Candy? Flowers? Jewelry? It can be tricky finding the perfect gift for mom on her big day. But this year, for moms who may be facing serious or life threatening health issues. Mother’s Day holds even greater meaning.
No matter how healthy your lifestyle, sometimes life tosses you a surprise that shows how precious and even fragile good health can be. For 28-year-old Laura Hernandez, the seemingly routine delivery of her 3rd child turned into a life-or-death situation. Shortly after her healthy baby boy was born, Laura developed pregnancy-related complications that led to cardiogenic shock, an often fatal condition where the heart is unable to pump enough blood and oxygen to the vital organs, causing them to fail.
Luckily, her doctor implanted a device that helped her weakened heart pump blood throughout the body and allowed it to rest, and she regained the strength she needed for her heart to recover and return home to her family.
Join me in a recent interview with Laura and Dr. Cindy Grines to hear her harrowing story, how this one tiny heart pump has made a big difference in her life and her health, and what we can all learn from her experience.
Click here for the entire interview: https://www.youtube.com/embed/VnmwhlahXfM
Website for additional information: abiomed.com/women
Bio for Laura Hernandez
Laura Hernandez, 31 years old, lives in Miami with her family.
In June 2015 shortly after a routine delivery of her third child at South Miami Hospital, Laura experienced pregnancy-related heart complications that caused a heart attack. The heart attack was so severe that she went into cardiogenic shock, an often fatal condition where the heart cannot pump enough blood to support the body’s organs and they begin to shut down. She was just 28 years old – with no history of heart or other major health issues. Hospital staff administered CPR for 30 minutes but Laura wasn’t improving as she needed to. Doctors decided to place a tiny heart pump, Impella CP®, to give her weak heart the support it needed. The Impella heart pump helped work for the heart to pump blood throughout the body, allowing the heart to rest and recover. Laura’s condition improved significantly and after several days in the hospital she went home to her family. Today Laura is an administrator at St. John’s Episcopal School, a busy mom, and a loving wife to her husband.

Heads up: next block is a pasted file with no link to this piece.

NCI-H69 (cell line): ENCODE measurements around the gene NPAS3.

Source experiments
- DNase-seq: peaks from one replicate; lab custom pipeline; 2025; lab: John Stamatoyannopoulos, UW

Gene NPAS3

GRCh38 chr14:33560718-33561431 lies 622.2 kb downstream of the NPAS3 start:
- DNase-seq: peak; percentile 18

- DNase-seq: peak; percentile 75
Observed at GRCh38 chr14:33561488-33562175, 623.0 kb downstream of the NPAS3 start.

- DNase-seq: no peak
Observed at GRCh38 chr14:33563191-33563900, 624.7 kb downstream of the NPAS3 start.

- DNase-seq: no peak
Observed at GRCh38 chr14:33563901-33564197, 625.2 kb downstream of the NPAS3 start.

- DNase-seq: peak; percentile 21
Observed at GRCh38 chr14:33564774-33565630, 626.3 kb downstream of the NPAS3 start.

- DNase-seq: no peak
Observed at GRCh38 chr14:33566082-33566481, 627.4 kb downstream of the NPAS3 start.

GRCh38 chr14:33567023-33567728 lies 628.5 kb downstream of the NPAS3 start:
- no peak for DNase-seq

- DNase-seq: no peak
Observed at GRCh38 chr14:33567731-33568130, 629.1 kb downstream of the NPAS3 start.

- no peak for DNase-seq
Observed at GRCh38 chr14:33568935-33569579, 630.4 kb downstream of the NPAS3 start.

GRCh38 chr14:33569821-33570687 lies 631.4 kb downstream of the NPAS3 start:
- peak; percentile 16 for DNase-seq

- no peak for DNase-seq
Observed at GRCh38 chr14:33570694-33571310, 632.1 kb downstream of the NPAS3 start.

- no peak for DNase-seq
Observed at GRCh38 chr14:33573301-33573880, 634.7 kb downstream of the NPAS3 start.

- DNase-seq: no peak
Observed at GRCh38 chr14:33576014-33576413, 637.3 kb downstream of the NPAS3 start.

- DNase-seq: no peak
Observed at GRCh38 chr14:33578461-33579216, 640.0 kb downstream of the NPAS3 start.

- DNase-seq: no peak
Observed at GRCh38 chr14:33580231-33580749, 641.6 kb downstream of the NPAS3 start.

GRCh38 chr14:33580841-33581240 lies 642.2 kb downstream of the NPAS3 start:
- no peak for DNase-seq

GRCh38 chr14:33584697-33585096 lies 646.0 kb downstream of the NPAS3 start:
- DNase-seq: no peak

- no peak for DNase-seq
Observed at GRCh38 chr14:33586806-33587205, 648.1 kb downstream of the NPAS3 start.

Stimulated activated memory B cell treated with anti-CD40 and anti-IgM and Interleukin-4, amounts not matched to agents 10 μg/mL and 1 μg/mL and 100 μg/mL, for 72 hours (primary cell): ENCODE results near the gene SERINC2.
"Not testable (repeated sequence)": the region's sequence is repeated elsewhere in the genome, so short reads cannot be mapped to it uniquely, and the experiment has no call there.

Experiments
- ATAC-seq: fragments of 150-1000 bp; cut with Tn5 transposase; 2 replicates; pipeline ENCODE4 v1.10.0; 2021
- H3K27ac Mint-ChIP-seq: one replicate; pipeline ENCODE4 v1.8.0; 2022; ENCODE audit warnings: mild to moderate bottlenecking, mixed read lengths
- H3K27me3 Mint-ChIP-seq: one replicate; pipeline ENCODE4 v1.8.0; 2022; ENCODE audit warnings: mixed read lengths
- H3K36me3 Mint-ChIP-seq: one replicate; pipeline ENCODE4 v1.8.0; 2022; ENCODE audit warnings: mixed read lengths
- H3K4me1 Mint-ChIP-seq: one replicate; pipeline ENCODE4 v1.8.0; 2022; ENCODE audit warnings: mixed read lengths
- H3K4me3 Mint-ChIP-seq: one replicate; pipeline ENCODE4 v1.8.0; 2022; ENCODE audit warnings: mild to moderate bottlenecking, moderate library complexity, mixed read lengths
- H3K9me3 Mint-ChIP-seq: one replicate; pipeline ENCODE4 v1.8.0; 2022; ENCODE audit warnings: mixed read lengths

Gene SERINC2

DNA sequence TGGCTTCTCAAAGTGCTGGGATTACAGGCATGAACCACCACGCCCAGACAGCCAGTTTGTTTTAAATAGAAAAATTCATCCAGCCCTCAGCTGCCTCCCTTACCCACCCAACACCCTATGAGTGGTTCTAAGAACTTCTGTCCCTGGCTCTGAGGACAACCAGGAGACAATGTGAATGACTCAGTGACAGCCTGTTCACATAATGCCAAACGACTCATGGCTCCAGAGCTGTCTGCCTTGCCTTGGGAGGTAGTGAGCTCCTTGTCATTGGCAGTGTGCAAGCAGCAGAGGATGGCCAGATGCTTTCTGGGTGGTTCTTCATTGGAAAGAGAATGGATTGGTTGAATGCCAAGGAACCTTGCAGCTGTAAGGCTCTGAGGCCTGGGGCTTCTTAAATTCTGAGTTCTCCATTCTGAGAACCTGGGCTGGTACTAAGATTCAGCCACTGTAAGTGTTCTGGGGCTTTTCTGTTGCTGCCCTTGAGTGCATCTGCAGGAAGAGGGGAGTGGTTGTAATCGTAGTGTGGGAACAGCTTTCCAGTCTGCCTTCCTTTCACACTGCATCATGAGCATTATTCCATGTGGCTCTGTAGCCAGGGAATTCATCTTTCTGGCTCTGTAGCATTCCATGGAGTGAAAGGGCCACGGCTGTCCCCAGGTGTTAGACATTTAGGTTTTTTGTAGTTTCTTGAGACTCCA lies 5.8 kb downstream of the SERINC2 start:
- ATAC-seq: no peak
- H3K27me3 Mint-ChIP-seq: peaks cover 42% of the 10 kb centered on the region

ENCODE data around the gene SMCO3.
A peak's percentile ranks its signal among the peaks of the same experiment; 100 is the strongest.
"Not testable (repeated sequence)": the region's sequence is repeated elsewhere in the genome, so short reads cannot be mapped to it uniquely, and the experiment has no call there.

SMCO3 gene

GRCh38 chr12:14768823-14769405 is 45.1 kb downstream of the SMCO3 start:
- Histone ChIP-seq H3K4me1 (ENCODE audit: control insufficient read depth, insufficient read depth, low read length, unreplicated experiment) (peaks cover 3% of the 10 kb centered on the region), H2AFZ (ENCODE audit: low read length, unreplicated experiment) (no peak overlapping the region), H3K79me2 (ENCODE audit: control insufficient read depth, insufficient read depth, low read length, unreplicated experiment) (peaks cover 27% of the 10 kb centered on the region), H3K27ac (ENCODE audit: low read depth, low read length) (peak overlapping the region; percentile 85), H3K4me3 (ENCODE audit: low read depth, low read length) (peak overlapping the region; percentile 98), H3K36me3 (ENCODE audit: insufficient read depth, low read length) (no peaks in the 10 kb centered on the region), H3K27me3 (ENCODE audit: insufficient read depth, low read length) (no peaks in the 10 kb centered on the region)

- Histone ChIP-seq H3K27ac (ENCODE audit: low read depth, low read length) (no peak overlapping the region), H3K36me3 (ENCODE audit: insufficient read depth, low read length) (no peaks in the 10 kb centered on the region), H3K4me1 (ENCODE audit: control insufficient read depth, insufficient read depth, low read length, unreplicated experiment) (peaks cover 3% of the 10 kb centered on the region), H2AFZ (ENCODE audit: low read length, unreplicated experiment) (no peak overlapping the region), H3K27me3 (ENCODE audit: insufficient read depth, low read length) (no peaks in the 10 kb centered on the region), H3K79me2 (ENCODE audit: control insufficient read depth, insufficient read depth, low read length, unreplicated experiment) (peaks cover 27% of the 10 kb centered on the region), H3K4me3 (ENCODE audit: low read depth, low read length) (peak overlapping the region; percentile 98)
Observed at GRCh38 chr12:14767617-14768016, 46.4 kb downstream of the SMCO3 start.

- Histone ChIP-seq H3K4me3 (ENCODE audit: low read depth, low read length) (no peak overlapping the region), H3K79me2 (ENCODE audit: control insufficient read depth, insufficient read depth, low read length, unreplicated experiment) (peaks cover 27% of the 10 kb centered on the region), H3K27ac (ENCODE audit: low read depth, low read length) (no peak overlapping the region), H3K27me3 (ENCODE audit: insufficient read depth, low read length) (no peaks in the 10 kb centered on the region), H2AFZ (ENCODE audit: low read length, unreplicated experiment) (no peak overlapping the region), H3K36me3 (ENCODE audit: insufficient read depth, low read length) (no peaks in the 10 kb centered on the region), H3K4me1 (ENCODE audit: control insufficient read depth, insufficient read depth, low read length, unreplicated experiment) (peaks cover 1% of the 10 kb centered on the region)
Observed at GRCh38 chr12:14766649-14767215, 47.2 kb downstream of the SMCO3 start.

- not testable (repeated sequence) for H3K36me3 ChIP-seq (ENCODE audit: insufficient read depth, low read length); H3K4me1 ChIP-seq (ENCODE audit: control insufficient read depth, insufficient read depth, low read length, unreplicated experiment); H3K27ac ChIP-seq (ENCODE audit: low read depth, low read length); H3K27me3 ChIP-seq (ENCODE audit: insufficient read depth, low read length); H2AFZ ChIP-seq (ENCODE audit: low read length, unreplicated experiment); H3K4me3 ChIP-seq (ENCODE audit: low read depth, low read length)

Bio for Cindy Grines, MD
Chair, Cardiology, Donald and Barbara Zucker School of Medicine at Hofstra/Northwell
Interim Chair, Cardiology, North Shore University Hospital and Long Island Jewish Medical Center
Academic Chair, Northwell Health System
As chair of cardiology for the Zucker School of Medicine, Cindy Grines, MD, is responsible for developing world-class cardiology research and education programs, and implementing them across Northwell Health. She also serves as interim chair of cardiology at North Shore University Hospital and Long Island Jewish Medical Center, and performs interventions and catheterizations at the Sandra Atlas Bass Heart Hospital at North Shore University Hospital. One of the nation’s preeminent cardiologists, Dr. Grines is a renowned researcher who pioneered primary percutaneous coronary intervention (PCI) for heart attacks. She has a long history of research, publications and clinical trial design with more than 400 publications, numerous book chapters and review chapters. As a passionate advocate for women’s heart health, Dr. Grines serves on Abiomed’s Women’s Initiative focused on heart recovery education and awareness for the unique needs of women. Prior to joining Northwell, Dr. Grines was vice president of academic and clinical affairs at Detroit Medical Center’s Heart Hospital. Dr. Grines holds a medical degree from Ohio State University. She completed her cardiology fellowship at the University of Michigan then served as director of interventional cardiology at the University of Kentucky before becoming director of the cardiac catheterization laboratory and vice chief of cardiovascular medicine at Beaumont Hospital in Michigan. She has designed and led numerous landmark research studies and is best known for the PAMI (primary angioplasty in myocardial infarction) trials where she determined primary angioplasty improved outcomes for heart attack patients compared to fibrinolytic therapy. Recognized as one of the “Best Doctors in America,” Dr. Grines serves on the editorial boards of several major journals, nationally and internationally, and she has co-edited several medical handbooks. She is editor-in-chief of the Journal of Interventional Cardiology. She has received numerous awards, including in 2016, the Alumni Achievement Award from the Ohio State University College of Medicine, the Annual Scientific Sessions (SCAI) – Luminary in Interventional Cardiology award, Detroit Medical Center Physician Difference Maker Award, and in 2017, she received the American College of Cardiology Distinguished Mentor Award.
*Interview courtesy of Abiomed